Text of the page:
Monday, September 15, 2008


We took walks in Queen Elizabeth Park and Stanley Park in the rain. We got wet, and saw water dripping off of moss growing on trees growing on top of other dead trees. It was a real rain forest experience.

We saw the ocean. Dawn tasted it, and verified that it was in fact salty.

We did the Grouse Grind. It was pretty tiring.

We saw a variety of slugs. Dawn was really impressed by how big the slugs get in Vancouver, and all the pretty colours and patterns they come in.

We met up with some of my old friends on multiple occasions, and took a trip up to SFU.

We ate great food every day. Especially on the occasion of my Grandma's 88th birthday, when Dawn got to experience a big Chinese family dinner. (We suspended our vegetarianism for the day. This is now a rule: whenever celebrating an 88th birthday, we will allow ourselves to eat meat.)

Apart from family events, we went everywhere by environmentally friendly foot, bus, or bike.

Dawn decided she likes Vancouver. I decided I like it even more than I thought I did before. Chicago is a good city, but I'll never forgive it for not catching on to the fact that sushi doesn't have to be really expensive, or for making me have to actually expend effort in order to find some decent Chinese food. Its distinct lack of mountains is also disturbing.


A large wall of dirt in Stanley Park. (Dawn is used for scale.) This dirt is attached to the root system of what used to be a really big tree, but is now just a really big log. One heck of a storm came through Stanley Park in 2006, and ripped a whole bunch of really big trees right out of the ground. Nature sure can be intimidating.


A tree fell over. Some other trees grew out of it. Then the storm hurt them real bad, so their tops got cut off. Eventually other trees will grow straight out of those stumps.

Here we see a tree growing out of Dawn's back, with moss and ferns growing off of that tree.

Halfway up Grouse Mountain, we paused to watch some people taking the easy way up.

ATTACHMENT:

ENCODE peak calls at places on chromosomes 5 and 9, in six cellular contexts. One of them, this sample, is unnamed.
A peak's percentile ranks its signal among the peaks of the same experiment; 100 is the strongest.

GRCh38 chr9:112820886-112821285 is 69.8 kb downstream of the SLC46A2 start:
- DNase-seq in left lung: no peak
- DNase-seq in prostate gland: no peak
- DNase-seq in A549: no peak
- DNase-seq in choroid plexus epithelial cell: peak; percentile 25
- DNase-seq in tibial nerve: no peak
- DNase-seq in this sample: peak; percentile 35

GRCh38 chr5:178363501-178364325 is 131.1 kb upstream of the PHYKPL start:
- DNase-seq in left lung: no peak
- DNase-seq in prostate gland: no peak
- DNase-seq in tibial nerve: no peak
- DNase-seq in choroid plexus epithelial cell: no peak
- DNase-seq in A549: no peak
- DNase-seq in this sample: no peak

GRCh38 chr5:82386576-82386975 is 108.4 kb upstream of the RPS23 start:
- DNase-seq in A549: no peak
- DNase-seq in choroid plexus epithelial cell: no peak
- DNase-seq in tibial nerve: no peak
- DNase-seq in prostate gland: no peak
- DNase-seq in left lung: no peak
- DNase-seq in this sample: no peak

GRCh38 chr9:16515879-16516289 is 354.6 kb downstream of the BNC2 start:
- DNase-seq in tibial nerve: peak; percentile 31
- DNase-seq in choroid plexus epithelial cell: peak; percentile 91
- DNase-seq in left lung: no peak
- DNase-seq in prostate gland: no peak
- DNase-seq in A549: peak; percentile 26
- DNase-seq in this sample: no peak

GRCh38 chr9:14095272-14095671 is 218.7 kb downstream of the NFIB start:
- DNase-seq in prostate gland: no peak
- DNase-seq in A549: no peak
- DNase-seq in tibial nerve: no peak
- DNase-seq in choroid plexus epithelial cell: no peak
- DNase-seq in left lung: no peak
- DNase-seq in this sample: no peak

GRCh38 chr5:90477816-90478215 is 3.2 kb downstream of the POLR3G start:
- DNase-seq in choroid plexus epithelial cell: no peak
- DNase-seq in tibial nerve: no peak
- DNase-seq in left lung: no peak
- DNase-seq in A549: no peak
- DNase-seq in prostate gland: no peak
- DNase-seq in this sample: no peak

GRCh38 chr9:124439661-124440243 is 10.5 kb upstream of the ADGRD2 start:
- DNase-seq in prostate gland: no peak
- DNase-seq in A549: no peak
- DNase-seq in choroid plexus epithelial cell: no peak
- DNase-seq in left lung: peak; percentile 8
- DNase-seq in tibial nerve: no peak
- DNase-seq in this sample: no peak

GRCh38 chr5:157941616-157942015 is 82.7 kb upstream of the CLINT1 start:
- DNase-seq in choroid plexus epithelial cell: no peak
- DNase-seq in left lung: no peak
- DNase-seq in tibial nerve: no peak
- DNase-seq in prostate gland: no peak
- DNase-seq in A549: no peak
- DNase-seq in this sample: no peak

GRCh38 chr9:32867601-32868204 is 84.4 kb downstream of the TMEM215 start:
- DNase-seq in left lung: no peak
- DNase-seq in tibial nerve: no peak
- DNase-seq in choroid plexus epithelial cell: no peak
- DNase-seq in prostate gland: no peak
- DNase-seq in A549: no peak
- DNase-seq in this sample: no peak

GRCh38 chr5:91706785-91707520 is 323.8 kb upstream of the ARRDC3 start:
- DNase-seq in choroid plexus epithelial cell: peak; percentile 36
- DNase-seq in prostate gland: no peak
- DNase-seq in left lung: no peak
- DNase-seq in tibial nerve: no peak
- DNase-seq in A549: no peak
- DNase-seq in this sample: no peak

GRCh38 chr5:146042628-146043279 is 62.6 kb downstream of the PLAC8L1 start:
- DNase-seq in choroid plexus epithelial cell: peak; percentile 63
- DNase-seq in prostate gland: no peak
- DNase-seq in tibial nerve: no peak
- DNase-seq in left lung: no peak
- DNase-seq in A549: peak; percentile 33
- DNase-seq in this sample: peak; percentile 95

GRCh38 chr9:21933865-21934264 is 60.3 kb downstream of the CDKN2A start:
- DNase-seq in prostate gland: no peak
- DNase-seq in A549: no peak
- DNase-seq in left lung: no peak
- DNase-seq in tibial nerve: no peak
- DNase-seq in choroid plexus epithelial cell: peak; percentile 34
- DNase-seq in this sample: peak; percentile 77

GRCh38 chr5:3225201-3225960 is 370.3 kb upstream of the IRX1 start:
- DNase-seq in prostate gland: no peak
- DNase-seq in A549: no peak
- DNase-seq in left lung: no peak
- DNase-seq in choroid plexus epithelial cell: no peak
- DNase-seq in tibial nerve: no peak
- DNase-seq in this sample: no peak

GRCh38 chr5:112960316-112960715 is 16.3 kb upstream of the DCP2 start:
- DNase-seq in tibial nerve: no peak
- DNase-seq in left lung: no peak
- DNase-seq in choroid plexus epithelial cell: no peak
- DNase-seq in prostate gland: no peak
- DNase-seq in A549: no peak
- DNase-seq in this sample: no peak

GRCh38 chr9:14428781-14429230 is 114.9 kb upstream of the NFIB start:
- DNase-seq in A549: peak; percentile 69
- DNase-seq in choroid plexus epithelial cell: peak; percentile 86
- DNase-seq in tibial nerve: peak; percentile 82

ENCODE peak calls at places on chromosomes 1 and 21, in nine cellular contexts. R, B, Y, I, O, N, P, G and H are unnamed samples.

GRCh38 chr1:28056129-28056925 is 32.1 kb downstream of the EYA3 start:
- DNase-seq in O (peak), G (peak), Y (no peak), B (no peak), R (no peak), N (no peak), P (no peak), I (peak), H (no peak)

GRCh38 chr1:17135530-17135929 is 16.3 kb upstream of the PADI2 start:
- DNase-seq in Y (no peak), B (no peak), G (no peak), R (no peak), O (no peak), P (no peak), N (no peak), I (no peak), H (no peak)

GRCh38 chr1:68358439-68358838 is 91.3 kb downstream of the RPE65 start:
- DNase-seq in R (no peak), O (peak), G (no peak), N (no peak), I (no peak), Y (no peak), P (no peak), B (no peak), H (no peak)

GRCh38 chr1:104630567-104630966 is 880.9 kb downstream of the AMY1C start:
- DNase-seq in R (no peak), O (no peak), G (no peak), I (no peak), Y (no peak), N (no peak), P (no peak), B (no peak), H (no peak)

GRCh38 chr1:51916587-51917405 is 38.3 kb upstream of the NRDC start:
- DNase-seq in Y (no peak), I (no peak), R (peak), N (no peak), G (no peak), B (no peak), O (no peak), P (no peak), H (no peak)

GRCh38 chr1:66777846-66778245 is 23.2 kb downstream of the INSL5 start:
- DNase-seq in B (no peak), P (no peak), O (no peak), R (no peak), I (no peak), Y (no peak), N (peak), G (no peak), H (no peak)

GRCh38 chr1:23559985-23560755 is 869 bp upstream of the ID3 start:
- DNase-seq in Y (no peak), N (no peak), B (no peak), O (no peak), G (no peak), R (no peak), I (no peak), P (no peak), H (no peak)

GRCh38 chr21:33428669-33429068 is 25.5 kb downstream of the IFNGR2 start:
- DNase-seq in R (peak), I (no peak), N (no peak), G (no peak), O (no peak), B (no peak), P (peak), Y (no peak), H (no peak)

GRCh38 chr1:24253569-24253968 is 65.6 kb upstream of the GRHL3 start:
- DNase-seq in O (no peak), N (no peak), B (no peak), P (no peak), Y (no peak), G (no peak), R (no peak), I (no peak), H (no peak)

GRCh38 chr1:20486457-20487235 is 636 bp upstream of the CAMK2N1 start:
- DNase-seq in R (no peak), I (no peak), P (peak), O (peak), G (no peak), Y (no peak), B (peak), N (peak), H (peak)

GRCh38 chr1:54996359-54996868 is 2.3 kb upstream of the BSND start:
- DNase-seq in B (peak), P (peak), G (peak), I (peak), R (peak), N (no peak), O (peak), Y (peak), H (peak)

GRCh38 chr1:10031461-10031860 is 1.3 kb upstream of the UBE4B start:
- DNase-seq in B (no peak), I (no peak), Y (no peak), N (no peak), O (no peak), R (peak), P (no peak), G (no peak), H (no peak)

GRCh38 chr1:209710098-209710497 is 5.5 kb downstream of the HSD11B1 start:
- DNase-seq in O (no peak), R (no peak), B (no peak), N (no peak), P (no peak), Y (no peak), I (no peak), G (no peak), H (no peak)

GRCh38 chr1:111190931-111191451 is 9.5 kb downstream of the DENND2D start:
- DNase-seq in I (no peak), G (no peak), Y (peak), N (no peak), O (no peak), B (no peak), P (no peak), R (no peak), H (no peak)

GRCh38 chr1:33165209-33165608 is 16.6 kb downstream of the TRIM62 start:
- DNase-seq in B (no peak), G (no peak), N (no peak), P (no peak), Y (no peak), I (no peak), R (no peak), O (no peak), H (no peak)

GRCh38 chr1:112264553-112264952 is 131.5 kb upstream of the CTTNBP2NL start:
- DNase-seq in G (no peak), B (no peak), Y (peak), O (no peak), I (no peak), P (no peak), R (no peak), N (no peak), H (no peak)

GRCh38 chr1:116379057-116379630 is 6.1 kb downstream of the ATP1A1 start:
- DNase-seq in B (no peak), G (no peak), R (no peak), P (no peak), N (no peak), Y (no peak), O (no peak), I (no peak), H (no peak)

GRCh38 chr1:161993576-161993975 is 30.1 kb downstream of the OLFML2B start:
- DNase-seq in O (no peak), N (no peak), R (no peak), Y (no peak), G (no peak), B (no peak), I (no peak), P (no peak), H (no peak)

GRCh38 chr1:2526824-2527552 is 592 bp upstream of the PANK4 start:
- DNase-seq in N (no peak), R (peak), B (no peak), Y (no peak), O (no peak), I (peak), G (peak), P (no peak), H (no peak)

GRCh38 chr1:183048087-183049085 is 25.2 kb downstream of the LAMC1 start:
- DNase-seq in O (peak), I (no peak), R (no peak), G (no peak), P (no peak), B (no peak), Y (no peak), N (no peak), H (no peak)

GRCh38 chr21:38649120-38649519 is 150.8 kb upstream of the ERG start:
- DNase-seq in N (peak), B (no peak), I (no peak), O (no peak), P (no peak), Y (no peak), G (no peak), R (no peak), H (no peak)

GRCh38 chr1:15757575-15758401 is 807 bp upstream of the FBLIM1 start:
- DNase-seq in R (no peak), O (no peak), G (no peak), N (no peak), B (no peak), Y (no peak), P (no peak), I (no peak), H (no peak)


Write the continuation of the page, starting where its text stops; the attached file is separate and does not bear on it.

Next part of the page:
Confused trees on the side of Grouse Mountain.

Dawn with her proud face at the summit of Grouse. This is mere days after she saw a mountain for the first time, and she's already gone and climbed one! Behind her we see some of the more touristy bits of Grouse Mountain, bits of West and/or North Vancouver, then Vancouver proper across Burrard Inlet.

Looking to the southeast off of Grouse Mountain. Across the water on the right side of the picture we see Burnaby Mountain, home of SFU, and also decorated by the little white pimple which is Burnaby's oddly-located velodrome.

Richmond night market. The food was good, the stalls were fun, the entertainment was awful. Dear festival planners: Asian guys do not make good MCs, especially when they're ESL. Also, do a better job of auditioning people before you let them sing over your overlyloudspeakers.

Check out that slug. It is larger than Midwestern slugs, and is also festively coloured.

We went a ways off of the trail in Stanley Park, and ran across this fairly magnificent tree with a used syringe stuck in it. This picture really says "Vancouver" to me.


micah said...

We were in Vancouver for part of our honeymoon. It's gorgeous, but as we discovered, with some incredibly dodgy areas right downtown. Our walk from the northwest end of town to a Chinese place for dinner one night took us through one of these areas, and we saw a soccer mom in a minivan drive up to someone who gave her a paper bag of something. Kind of unsettling.

Toby said...

That's the Downtown Eastside, and it's not just dodgy, it's one of the dodgiest neighbourhoods in Canada, if not the entire developed world. A soccer mom picking up some drugs is actually a nice thing to see--her brain hasn't been totally fried, she's not selling her body for drug money, and there's a pretty good chance she's HIV-free--if only the whole neighbourhood could be so lucky.

In the past few years they've instituted some promising programs dealing with the drug problem (and there have also been some possibly not so cool gentrification efforts), and I think the place is less freaky than it used to be. We walked through there, and I was disappointed by how tame it was (I'd kinda hoped to impress Dawn with the hardcoreness of my hometown).